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Willingness to Pay: A Metric for Better Pricing Decisions

by Joanna Foyle on 06 June 2023 (4-minute read)

Willingness to Pay: A Metric for Better Pricing Decisions

For a customer, price is one of the top factors that affect their purchase. For businesses, it’s one of the most complex numbers to arrive at. A number that will determine the success and failure of a product or service, the customer perception of the brand, brand loyalty, revenue and profitability of the business.


• A customer's willingness to pay (WTP) is the highest price a customer is willing to pay for a product.

• Determining WTP allows you to price your product in a way that works both for you and your customers.

• Various factors including demographics, economic conditions, availability of the product and customers' emotions affect WTP .

• WTP can be determined through surveys and focus groups, experimentation, or competitor and price intelligence.

So, how can you get your price just right? By taking into consideration your customer’s willingness to pay.

What is the customer’s willingness to pay or WTP?

A customer's willingness to pay (WTP) is the highest price a customer is willing to pay for a product. This could be an exact number or a range.

The WTP for a product is not necessarily the right price for the product because the willingness to pay changes from customer to customer and there are many factors that affect it. However, you will be wise not to price your product above this number or range.

Why is it a metric you should care about?

Knowing the customers’ willingness to pay allows you to find the pricing sweet spot that is higher than your cost (the lowest you can price while breaking even) but lower than the WTP (the highest you can price knowing there’s a buyer).

In other words, The WTP helps you price your product in a way that works for you and your customers. A business that can satisfy its customers without compromising on revenue is bound to thrive!

Factors that affect a customer's willingness to pay

During the early days of the COVID-19 pandemic, people were willing to pay anything for toilet paper as long as they could clean the shelf. This was not the case before the pandemic nor is it one now that the companies have caught up on the demand and are likely holding a good safety stock of it.

A customer’s willingness to pay is constantly changing and various factors affect it including,

Demographics or extrinsic factors: These include gender, age, geography, qualification, income level, etc. How these factors affect a customer’s willingness to pay can be easily discovered and understood.

Emotional or Intrinsic factors: These are unobservable factors that require a little more effort from the business to understand and influence. This includes customer perception, personal preference, desire to fit in, etc.

Urgency: if the product is something your customer needs and needs immediately, they are likely to pay a higher price for it. On the contrary, if your customer can wait, they are likely to wait till you run a promotion or for the price to drop before they make a purchase.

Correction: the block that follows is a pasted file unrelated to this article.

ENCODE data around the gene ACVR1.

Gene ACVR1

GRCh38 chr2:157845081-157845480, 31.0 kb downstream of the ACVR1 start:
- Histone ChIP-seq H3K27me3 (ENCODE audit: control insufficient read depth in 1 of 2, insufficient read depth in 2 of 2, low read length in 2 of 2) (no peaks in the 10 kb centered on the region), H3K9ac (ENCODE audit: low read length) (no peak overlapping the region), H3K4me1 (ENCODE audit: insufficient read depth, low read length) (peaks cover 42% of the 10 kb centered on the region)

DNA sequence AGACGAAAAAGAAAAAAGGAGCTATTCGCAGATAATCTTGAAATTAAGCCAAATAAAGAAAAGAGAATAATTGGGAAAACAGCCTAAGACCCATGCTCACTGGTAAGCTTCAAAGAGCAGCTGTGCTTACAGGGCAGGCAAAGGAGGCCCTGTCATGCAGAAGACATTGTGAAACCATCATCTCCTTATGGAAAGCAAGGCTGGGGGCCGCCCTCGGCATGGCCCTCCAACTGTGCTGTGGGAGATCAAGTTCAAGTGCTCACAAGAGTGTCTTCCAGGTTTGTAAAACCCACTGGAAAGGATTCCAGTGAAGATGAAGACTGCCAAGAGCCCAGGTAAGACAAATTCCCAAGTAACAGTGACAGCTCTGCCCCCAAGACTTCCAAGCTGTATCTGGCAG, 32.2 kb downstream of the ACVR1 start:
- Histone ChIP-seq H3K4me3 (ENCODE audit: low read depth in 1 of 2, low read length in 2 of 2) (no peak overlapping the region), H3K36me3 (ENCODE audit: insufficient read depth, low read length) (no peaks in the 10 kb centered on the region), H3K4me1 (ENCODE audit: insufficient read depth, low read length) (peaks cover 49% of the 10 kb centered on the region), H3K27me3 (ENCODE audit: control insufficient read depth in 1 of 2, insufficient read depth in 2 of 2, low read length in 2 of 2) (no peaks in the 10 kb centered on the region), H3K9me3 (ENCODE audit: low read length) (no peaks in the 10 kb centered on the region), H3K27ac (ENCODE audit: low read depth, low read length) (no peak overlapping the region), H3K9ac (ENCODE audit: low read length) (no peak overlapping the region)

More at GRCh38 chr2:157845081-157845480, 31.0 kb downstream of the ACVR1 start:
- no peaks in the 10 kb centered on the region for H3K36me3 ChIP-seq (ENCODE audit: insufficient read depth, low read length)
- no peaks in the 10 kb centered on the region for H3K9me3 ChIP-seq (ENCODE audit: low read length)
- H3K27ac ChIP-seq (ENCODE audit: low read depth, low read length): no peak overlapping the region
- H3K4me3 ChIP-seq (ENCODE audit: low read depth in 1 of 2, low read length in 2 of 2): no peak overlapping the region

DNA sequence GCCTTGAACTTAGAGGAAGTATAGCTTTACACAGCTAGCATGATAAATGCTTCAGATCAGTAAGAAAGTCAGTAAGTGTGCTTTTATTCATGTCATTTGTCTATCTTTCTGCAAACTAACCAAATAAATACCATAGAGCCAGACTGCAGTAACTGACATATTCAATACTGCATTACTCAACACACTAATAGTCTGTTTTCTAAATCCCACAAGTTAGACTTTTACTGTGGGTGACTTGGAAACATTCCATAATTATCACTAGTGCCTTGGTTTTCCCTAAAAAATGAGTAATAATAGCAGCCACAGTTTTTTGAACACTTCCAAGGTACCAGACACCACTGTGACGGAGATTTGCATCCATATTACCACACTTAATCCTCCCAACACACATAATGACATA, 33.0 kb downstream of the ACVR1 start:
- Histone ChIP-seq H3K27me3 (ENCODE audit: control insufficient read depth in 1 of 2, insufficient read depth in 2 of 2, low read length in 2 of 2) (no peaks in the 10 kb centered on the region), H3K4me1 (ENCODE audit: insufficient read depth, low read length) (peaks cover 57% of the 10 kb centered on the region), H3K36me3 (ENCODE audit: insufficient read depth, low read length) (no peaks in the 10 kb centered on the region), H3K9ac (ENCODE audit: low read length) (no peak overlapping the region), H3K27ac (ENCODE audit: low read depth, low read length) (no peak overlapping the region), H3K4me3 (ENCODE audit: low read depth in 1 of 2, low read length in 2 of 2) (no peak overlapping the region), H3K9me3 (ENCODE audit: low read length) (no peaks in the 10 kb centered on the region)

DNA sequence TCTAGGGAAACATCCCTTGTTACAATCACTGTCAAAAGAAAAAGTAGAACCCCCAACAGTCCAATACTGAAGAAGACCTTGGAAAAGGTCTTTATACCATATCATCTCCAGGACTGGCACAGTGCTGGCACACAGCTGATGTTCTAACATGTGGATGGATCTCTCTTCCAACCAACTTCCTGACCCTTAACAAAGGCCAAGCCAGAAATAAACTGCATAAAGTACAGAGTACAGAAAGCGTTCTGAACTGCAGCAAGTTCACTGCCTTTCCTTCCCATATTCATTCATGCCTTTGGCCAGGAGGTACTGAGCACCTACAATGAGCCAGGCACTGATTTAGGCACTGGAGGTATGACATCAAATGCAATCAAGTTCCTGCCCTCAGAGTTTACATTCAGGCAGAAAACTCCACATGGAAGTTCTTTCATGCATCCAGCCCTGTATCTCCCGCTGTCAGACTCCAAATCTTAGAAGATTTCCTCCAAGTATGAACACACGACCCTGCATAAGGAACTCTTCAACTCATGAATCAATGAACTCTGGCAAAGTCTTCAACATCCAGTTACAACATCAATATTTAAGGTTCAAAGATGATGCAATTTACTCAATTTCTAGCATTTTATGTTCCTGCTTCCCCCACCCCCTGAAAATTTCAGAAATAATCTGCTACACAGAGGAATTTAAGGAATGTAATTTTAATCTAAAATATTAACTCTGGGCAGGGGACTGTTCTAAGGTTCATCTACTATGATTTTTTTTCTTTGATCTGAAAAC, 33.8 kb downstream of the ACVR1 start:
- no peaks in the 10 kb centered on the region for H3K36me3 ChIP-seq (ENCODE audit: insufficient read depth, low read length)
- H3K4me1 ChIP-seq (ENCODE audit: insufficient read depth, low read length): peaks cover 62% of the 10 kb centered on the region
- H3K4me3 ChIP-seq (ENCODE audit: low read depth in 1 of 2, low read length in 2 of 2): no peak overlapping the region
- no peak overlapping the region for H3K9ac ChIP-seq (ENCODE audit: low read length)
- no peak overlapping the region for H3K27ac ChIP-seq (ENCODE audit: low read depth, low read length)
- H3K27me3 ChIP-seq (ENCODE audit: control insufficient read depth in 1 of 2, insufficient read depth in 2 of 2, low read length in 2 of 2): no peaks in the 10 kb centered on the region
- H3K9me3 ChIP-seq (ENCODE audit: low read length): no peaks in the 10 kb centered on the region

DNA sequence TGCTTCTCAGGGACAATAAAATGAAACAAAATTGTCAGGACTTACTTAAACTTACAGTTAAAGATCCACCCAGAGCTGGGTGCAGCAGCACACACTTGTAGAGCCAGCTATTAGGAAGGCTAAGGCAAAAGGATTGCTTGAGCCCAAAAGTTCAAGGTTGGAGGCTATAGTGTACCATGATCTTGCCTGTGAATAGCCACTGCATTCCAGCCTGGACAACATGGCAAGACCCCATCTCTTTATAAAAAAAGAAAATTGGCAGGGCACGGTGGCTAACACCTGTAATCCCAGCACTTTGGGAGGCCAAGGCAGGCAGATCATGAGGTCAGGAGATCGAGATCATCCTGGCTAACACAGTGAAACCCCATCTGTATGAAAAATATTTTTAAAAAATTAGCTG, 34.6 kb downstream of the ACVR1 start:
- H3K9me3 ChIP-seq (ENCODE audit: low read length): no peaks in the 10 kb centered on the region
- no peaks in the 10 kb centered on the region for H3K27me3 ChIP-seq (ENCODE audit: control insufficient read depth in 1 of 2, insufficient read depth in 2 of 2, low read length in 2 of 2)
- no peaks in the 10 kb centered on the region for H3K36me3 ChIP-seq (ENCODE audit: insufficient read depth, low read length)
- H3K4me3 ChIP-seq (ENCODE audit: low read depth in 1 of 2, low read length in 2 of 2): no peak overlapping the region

Availability: Customers are likely to pay more if they see a shortage coming. Conversely, the willingness to pay tends to decrease when a new competitor enters the market as this gives customers options and increases availability.

Economic conditions: when the market goes through inflation, customer's willingness to pay will decrease for products that they consider a want and not a need. On the other hand, when people see a hurricane or typhoon coming or a pandemic, their willingness to pay may increase in anticipation of a shortage.

How is WTP determined

Considering WTP has a lot to do with the customers and every customer is somehow unique, there is no one formula you can use to determine a customer’s willingness to pay.

However, there are various methods you can use to determine the WTP quite accurately.

Customer survey or focus group: a surefire way to know the customer’s willingness to pay is by asking them. However, while surveys or focus groups are a good way to get accurate data, remember that WTP is constant. So, this is a good method if you’re launching a new product or trying to enter a new market and require new data. (launch or new market entry)

Experimentation: If you’ve got the time and resources, you can gradually increase the price to determine at what point you begin to lose customers and therefore determine what the customer’s willingness to pay is. This, however, could be a risky method as you might lose or frustrate customers. Furthermore, this is very time and resource-consuming.

Competitor monitoring and price intelligence: a more efficient way to determine a customer's willingness to pay is to closely monitor your competitors and know their prices, promotions, and stock information. This will help you understand the correlation between their prices, sales, and demand. From here, you will be able to gauge the customer's willingness to pay. Not only that, you’ll also be able to price and promote your products strategically to beat the competition.

The idea is to create a consumer surplus without compromising on your margins. I.e., price your product below the price your customers are willing to pay so you can maximise customer satisfaction, but also not price it too low so that you compromise on your margins and affect the quality perception of your customers. Knowing the WTP for your product can help you do this most effectively.

Pricechecker is a pricing technology that offers the best accuracy in the market that not just helps you understand prices your customers are willing to pay, but also the price they are willing to pay with your competitors.

The analytics dashboard with powerful data visualisation is the key for any retailer to set the right pricing strategy.

To schedule a chat with our pricing experts visit here.